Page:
The sound of laughter and singing came to Jack's consciousness. He opened his eyes to find that he was seated in a railway carriage with Susan beside him. In front of him was a round-faced man who was singing along with the music.
"Oh I do love to be beside the sea-side ... I do love to be beside the sea..." he was singing. He looked to where Jack was blinking at him. "Oh, hello. You're awake then," he said, and then added, "Celebrated with getting drunk, I wouldn't wonder." He laughed. Indeed, the headache that Jack had was reminiscent of a hangover.
Jack looked around and saw a drink dispenser. He got up, clutching his head and stumbled to the dispenser. Taking a paper cup, he poured some water into it and drank it down. He refilled the cup and went back to where he'd been sitting.
Susan winced at the sound of the singing and looked around. Jack handed her the cup, which she took and drank gratefully.
"Where are we, Jack?" she asked.
He shook his head. "I don't know; I mean, it's some train carriage, but ... Excuse me, sir, but where are we going?" he asked the singing man.
"Eeh, don't you know? We're off to the holiday camp. You know – Auschwitz. Me and the missus won a place to go there along with the rest of t'own," he said.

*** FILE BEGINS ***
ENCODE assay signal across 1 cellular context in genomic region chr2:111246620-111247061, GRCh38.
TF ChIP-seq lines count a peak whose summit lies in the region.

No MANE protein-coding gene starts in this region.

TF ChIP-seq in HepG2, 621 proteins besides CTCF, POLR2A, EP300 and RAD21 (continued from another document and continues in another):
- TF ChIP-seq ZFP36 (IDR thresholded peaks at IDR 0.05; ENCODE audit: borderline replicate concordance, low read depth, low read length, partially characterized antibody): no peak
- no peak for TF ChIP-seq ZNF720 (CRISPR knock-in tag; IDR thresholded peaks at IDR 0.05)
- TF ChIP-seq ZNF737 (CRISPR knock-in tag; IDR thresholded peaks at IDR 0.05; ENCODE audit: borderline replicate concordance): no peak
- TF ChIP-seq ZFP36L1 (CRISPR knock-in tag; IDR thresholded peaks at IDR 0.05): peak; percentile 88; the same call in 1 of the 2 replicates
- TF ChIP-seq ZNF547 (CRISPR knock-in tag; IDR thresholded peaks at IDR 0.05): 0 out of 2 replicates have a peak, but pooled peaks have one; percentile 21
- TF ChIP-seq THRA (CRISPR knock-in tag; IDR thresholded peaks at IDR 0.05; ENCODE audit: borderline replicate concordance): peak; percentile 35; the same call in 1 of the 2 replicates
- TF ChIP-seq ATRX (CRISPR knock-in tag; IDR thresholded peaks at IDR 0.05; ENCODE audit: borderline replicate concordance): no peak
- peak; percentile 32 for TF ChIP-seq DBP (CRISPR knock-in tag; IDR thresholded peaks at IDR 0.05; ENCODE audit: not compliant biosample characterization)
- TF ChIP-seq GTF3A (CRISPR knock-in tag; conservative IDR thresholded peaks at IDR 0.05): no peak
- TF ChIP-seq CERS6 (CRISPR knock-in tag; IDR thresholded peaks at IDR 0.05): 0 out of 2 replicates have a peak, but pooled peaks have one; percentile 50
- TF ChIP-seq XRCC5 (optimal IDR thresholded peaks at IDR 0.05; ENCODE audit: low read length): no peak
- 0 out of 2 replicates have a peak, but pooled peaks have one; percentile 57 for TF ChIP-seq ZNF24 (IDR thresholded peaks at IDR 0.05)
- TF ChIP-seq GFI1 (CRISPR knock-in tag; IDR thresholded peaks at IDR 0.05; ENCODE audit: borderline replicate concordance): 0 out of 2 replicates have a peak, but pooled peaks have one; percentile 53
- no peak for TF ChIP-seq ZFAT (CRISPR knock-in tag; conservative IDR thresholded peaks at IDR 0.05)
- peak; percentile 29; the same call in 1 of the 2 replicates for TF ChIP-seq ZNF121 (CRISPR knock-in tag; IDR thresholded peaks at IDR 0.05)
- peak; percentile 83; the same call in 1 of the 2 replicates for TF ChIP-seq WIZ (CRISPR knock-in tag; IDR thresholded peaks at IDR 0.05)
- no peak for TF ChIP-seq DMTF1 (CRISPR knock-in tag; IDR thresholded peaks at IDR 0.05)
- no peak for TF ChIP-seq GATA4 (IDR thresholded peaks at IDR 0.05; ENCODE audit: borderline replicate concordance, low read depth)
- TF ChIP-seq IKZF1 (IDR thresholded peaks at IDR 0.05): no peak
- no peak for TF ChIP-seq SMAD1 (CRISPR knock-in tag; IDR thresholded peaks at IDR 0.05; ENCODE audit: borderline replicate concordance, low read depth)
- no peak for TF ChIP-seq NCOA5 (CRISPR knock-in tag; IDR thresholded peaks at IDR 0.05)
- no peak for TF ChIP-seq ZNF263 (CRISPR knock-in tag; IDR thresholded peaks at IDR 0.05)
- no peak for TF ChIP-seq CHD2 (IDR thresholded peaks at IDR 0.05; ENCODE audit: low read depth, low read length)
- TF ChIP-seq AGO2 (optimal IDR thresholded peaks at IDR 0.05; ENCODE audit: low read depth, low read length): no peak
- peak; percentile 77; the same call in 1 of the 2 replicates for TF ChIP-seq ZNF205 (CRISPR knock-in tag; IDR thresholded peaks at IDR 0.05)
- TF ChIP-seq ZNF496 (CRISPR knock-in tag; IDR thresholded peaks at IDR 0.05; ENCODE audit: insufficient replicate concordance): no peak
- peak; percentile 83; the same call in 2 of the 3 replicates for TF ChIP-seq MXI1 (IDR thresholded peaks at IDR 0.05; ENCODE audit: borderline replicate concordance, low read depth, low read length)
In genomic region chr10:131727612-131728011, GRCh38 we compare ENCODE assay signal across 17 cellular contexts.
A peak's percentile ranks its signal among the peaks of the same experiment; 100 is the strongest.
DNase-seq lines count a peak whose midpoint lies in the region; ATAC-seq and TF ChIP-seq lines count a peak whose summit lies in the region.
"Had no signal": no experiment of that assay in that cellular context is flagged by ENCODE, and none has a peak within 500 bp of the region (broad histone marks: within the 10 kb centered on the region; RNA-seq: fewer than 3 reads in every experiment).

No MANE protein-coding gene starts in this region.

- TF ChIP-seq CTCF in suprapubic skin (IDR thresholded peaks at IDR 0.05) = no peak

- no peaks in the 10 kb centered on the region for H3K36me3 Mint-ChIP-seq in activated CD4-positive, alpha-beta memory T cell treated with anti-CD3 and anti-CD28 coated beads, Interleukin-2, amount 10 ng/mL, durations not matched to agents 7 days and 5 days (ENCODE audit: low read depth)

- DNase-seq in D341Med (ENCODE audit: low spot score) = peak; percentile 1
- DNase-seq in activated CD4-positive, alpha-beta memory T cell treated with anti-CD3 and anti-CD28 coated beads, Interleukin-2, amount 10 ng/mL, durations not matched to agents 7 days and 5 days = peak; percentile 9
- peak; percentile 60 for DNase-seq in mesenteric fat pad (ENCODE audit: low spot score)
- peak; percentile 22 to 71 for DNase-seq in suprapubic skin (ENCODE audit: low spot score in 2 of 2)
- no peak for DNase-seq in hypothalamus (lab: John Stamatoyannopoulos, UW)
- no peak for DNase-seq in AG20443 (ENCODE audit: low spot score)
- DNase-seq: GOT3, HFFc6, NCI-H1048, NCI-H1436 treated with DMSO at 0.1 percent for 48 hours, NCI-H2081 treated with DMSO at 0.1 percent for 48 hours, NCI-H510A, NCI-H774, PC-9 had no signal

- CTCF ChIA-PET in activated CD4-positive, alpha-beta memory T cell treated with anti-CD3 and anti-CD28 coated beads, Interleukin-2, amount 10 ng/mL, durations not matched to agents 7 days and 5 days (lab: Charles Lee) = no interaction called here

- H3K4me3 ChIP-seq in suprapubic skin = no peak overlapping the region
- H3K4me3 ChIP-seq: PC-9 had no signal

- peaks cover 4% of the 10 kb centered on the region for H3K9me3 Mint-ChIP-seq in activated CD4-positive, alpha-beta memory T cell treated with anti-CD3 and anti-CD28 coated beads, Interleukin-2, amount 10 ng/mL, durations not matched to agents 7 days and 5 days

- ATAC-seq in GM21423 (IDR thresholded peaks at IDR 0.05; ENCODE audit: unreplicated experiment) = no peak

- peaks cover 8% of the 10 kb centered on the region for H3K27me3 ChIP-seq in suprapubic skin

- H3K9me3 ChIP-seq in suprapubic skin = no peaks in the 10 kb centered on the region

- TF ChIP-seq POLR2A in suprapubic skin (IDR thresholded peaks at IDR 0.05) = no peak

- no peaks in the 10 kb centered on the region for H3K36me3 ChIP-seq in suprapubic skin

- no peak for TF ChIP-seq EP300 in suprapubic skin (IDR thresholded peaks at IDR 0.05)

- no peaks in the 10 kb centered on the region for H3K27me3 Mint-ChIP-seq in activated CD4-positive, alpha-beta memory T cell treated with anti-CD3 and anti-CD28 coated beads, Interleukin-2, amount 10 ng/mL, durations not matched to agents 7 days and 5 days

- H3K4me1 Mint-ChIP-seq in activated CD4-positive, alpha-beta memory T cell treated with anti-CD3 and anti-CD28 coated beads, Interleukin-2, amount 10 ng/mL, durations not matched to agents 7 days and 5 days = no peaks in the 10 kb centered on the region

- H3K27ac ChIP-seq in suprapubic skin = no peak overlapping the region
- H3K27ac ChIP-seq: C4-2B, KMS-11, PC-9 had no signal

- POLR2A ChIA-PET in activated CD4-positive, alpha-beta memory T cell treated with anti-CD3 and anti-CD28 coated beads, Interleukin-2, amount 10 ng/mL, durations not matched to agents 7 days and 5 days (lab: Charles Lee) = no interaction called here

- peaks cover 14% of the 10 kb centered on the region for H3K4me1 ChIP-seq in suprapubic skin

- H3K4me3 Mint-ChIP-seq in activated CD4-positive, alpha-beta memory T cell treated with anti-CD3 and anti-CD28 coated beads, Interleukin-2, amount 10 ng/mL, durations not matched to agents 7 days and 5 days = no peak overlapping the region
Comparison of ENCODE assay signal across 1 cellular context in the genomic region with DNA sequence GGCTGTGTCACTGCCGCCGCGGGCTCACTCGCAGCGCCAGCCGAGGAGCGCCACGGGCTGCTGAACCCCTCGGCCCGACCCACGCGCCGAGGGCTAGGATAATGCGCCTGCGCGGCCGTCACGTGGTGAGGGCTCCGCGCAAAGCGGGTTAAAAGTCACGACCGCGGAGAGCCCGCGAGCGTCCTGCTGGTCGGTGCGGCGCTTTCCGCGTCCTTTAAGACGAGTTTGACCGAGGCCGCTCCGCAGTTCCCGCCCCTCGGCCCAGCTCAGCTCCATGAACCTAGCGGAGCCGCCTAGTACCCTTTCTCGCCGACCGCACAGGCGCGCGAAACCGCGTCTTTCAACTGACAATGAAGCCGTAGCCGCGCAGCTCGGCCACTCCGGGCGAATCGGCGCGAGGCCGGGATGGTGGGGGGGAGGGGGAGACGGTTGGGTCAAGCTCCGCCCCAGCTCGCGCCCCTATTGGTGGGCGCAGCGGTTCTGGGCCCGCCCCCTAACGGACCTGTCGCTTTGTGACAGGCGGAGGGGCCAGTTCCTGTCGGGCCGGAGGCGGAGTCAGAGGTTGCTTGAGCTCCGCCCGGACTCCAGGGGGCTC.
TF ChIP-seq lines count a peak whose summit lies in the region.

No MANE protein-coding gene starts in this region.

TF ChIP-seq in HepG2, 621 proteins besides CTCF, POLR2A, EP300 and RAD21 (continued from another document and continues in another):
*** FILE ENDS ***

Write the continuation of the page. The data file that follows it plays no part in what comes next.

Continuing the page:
Jack looked at Susan. "Holiday camp? Where is it?" he asked the man.
"Oh it's in the Fuhrerland, in Germany somewhere. It looks grand. I've got a copy of the brochure," He said, and he handed over a glossy magazine titled 'Auschwitz - holiday of a lifetime!' Jack raised his eyebrows at Susan as he read further.
He read further. 'Auschwitz, the brainchild of deputy Reichführer Himmler, is the leading holiday destination for all ages. Here, we have rest and relaxation for those who need it. Is your knowledge of the Fuhrer's language lacking? We will have classes you can attend to improve it! Education of all people in the Reich dependencies is our aim.' Indeed, there was a picture of people lying in the sun tanning; the next one showed smiling people with headphones over their ears.
In the next photograph were naked men and women queuing up at a doorway. Again, they all had smiles on their faces and were waving to the camera. Underneath, the caption read: 'Cleanliness is high on the Fuhrer's list, so when you arrive you will be expected to shower first before making your way to the complex. We know how this can be, so all families shower together'. The next picture showed the open door to the Auschwitz complex with people around the entrance smiling and seeming to invite the reader in. 'You are sure of a welcome here at Auschwitz'. Jack couldn't read any more. He just looked at Susan, who was shaking her head.
"It looks wonderful, Mr ... err." Susan addressed the man.
"Oh, I'm Joe; Joe Higgins. And this is my wife, Hilda," Joe said, tugging on a woman's arm. she turned around and smiled.
"How'do?" She said. "Did you win the prize as well?"
"Prize? What prize?" Jack asked, puzzled.